The Highly Anticipated Baby & Thoughts That Accompany Having Another Daughter

She did it!

I did it!

We did it!

She is here!

Late last week she finally arrived, waiting until a day when the boys were at school and Miss Boo was in daycare.

the birth was a different experience for me, it was more difficult but I used all my coping mechanisms like stamping and vocalising, bouncing on a fitball and fuckloads of gas and air which I hadn’t felt helped in my first labour.

My prenatal records seemed to only be held in the maternity triage unit and I had to keep repeating myself to every care giver who didn’t have the info, blood group, no allergies, no complications, posterior placenta, normal deliveries previously etc etc. A doctor came in and she wanted to do an ultrasound to check the placenta when I was on my back, given the pains I was in I was not impressed by this and curled up on my side but she insisted on checking anyway which had me putting JJ on stand by to have her removed from the delivery suite!

There was a change of shift with the midwives when I was approaching transition which was interesting. I don’t think it stalled labour but my new midwife was called Shane. He was (and still is I assume) a man, something I hadn’t encountered before. he had a very relaxed and encouraging approach to birthing, he cranked up my gas and air and pushed on my lower back in transition to help the pain- generally all round tops. Naturally I had the urge to push as soon as he left the room and my beloved ended up having to catch bub as she came out.

All 4.2kg of her. my previous bub was less than 3kg and none have been bigger than 3.5kg. I was expecting this even less than a male midwife! She doesn’t look big to me- not fat at all- so much so I have checked her weight several times! She is beautiful and strong and alert and feisty! It turns out  I have very strong membranes which don’t break until considerable force is applied (I had Shane break my membranes after I pushed them out, to get things moving- it must have worked, two pushes after that she was born!) which is probably why it takes so long for labour to get going in earnest. Such fun! I had aims to breathe my baby out but they have all been born with  a mighty roar and full of power. I guess that is just how I do things really and birth is no exception.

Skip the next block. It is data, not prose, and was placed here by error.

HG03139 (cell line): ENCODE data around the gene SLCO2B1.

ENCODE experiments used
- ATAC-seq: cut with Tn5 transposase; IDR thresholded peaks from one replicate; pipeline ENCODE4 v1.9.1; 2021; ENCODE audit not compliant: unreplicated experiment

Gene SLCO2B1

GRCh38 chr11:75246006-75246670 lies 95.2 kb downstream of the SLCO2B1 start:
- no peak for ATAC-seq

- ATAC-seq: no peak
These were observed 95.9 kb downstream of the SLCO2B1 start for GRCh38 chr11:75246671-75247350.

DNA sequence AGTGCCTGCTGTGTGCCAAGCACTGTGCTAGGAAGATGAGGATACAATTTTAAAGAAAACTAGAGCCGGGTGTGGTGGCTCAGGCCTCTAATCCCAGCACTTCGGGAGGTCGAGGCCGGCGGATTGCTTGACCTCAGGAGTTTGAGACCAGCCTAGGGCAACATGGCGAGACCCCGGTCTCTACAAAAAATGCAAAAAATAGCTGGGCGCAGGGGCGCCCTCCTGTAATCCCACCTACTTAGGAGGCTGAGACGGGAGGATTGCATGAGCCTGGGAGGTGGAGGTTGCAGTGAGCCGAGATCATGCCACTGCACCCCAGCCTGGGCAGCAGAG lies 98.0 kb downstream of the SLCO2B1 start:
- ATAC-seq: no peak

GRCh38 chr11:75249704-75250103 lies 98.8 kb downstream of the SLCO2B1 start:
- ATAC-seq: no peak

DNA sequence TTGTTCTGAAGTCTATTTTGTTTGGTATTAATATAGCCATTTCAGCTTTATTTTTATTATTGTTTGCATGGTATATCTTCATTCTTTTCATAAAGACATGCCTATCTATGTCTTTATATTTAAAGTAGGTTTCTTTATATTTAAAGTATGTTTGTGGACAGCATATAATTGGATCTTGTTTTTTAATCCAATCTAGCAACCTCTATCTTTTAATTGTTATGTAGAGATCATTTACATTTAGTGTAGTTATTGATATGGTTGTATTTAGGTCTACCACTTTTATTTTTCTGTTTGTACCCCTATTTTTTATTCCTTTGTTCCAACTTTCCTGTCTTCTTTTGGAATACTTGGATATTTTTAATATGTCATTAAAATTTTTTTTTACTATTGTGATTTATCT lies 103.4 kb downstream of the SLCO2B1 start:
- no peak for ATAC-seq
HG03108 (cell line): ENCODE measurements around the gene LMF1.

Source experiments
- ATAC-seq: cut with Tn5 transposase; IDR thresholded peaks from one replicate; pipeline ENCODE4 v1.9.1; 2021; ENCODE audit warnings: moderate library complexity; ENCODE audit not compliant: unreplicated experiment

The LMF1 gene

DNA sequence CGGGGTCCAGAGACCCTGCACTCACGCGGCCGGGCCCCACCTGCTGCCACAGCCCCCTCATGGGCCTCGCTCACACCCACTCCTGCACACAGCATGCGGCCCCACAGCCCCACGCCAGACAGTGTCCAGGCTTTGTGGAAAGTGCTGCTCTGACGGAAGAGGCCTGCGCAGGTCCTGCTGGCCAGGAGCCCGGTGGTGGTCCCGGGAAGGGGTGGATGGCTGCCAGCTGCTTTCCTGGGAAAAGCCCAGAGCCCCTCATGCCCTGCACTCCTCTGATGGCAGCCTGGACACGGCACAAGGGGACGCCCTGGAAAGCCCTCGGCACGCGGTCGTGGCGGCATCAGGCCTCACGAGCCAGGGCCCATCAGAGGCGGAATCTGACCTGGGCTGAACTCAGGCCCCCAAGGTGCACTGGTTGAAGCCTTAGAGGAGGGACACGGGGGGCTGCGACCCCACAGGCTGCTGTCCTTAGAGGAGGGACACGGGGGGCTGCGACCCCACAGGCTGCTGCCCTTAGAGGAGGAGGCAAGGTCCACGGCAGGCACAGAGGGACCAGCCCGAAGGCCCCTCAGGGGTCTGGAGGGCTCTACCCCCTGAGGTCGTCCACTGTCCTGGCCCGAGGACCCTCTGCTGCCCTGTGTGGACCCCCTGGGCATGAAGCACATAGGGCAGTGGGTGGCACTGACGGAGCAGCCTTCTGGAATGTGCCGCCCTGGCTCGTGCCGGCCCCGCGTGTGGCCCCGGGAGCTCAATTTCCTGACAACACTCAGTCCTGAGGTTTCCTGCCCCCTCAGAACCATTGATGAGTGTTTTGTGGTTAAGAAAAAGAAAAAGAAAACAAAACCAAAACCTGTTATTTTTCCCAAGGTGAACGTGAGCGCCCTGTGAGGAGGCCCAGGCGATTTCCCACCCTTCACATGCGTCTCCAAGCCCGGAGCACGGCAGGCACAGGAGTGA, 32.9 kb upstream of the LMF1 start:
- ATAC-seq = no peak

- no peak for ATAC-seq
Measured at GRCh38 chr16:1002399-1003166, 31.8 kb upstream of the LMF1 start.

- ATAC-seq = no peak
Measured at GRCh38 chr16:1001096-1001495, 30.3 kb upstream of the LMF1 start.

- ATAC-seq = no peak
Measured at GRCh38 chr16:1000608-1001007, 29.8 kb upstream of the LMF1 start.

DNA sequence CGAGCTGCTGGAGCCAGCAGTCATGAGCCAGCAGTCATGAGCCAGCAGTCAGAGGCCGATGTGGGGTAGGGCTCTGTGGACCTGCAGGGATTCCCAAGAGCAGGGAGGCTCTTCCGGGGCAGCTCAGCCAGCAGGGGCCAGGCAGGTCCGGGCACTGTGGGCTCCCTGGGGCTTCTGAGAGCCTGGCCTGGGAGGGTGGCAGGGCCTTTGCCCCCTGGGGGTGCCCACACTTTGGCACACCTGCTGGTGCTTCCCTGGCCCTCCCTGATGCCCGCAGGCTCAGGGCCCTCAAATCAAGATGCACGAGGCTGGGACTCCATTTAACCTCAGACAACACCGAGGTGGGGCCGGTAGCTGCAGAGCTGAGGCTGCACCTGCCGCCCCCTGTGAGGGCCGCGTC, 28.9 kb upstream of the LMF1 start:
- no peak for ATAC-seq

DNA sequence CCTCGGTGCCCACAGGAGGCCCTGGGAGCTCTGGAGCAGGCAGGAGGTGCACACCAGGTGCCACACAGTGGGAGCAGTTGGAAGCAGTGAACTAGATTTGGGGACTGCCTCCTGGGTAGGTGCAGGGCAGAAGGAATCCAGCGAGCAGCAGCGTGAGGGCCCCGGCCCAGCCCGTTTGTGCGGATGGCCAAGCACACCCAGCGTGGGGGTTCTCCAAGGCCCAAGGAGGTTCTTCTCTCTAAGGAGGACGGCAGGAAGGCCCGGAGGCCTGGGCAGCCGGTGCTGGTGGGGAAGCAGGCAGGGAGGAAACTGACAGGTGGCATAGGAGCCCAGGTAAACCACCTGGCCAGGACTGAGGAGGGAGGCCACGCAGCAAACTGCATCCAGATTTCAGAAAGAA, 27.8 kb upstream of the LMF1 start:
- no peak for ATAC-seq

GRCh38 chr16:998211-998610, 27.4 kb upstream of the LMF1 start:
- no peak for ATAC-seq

In the lead up to labour and birth of my second daughter I encountered on social media several incidences of women criticising others (some famous, some not) when they said that as feminists they supported equality. I must confess that I can’t see what is wrong with this, I support the lifting up of women and the breaking down of traditional gender roles for one aim, equality for both genders, I think everyone should be empowered to make their own choices. I think that to promote otherwise is nothing other than gender based gatekeeping and that attacking women for supporting equality is incredibly harmful to the cause. I support men and women choosing their own roles in life, I think stay at home dads and male midwives and male child carers are and important part of this. Whilst we perpetuate the idea that women are the only people who can do certain roles we doom ourselves to a kind of slavery, the one that comes from “men are such adorable grown up children” the one that has us being the nurturer, the nappy changer, the cook and the chief organiser. I can’t see why promoting equality to share the loads of life could be wrong. Why arc up about feminism promoting equality and making empowered choices? Quite frankly if that is counter to what feminism is about then I think there are a lot of people who won’t be joining the cause. If I am doing feminism wrong, I guess I shall stop and the gatekeepers win. In the meantime I shall bring up my daughters and sons on equality.



  1. dorothykbiz says:

    Congratulations, lovely! And good on you for including a little rant on feminism in your birth story post.

  2. Rachel Stewart says:

    Oh congrats!!! She is deliciousness.

    I adored the male midwife I had looking after me on the maternity ward (after my son was born, he wasn’t there for the birth. Honestly i wish he was, he was the only decent person I encountered in the whole 5 days I was in hospital. He was gentleness and calm and love. My partner in the morning did question him – out of curiosity – as to why a man would be a midwife, but there’s no reason a man shouldn’t be. It’s a ridiculous notion that men aren’t capable of the sensitivity and nurturing for such a role. (yet, they can be obstetricians – and people don’t bat an eyelid at. Because doctor.)

    • Jessie says:

      oooh the obstetrician of course! The ob on our ward was a woman so that was another flip. TBH I m just there to get in, do the job and get out, it isn’t a spiritual, nurturing thing for me at all!

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